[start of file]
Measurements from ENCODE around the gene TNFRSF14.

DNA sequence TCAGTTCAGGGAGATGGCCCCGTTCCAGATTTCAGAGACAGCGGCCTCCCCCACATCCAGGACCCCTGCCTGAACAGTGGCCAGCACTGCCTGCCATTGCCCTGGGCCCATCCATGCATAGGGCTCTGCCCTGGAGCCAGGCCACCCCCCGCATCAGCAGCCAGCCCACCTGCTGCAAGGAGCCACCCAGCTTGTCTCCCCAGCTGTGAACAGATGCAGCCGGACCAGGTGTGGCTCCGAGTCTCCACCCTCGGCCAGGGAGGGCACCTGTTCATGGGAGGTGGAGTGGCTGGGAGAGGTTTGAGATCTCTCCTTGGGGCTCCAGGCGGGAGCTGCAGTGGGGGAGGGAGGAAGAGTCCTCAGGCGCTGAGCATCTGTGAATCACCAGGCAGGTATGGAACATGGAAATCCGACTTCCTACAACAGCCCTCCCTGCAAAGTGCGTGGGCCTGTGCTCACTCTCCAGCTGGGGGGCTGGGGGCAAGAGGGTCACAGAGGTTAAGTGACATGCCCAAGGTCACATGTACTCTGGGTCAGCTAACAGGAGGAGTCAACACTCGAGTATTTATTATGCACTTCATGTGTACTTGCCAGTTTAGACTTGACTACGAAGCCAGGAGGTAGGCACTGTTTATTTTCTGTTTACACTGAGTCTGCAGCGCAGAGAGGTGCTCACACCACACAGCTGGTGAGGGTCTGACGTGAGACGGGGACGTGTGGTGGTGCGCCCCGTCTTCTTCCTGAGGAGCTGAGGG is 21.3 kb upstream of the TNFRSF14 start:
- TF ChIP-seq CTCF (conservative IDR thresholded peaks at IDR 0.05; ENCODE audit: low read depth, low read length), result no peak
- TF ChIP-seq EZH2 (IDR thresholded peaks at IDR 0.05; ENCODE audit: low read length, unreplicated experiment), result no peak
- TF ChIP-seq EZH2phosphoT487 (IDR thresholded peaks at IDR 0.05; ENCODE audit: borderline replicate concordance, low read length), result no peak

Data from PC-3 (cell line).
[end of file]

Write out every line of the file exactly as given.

Measurements from ENCODE around the gene TNFRSF14.

DNA sequence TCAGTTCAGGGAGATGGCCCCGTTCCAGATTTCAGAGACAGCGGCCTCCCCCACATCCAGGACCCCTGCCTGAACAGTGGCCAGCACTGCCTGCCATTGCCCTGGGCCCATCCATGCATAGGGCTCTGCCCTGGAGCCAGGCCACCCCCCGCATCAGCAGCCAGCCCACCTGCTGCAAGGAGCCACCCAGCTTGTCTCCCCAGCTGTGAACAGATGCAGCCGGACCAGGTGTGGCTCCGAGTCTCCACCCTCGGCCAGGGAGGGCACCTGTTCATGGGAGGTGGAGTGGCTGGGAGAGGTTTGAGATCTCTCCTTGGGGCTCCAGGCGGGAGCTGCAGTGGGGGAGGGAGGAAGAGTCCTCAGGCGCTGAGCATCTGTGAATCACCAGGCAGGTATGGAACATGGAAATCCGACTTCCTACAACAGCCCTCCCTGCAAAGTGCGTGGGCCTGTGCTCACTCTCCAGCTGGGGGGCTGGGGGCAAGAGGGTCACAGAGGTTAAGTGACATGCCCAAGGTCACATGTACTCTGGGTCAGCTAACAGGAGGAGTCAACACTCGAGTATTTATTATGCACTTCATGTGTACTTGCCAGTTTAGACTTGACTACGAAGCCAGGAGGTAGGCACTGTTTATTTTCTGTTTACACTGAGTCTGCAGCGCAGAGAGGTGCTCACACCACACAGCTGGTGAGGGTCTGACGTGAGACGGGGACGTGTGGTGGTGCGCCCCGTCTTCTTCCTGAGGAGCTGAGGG is 21.3 kb upstream of the TNFRSF14 start:
- TF ChIP-seq CTCF (conservative IDR thresholded peaks at IDR 0.05; ENCODE audit: low read depth, low read length), result no peak
- TF ChIP-seq EZH2 (IDR thresholded peaks at IDR 0.05; ENCODE audit: low read length, unreplicated experiment), result no peak
- TF ChIP-seq EZH2phosphoT487 (IDR thresholded peaks at IDR 0.05; ENCODE audit: borderline replicate concordance, low read length), result no peak

Data from PC-3 (cell line).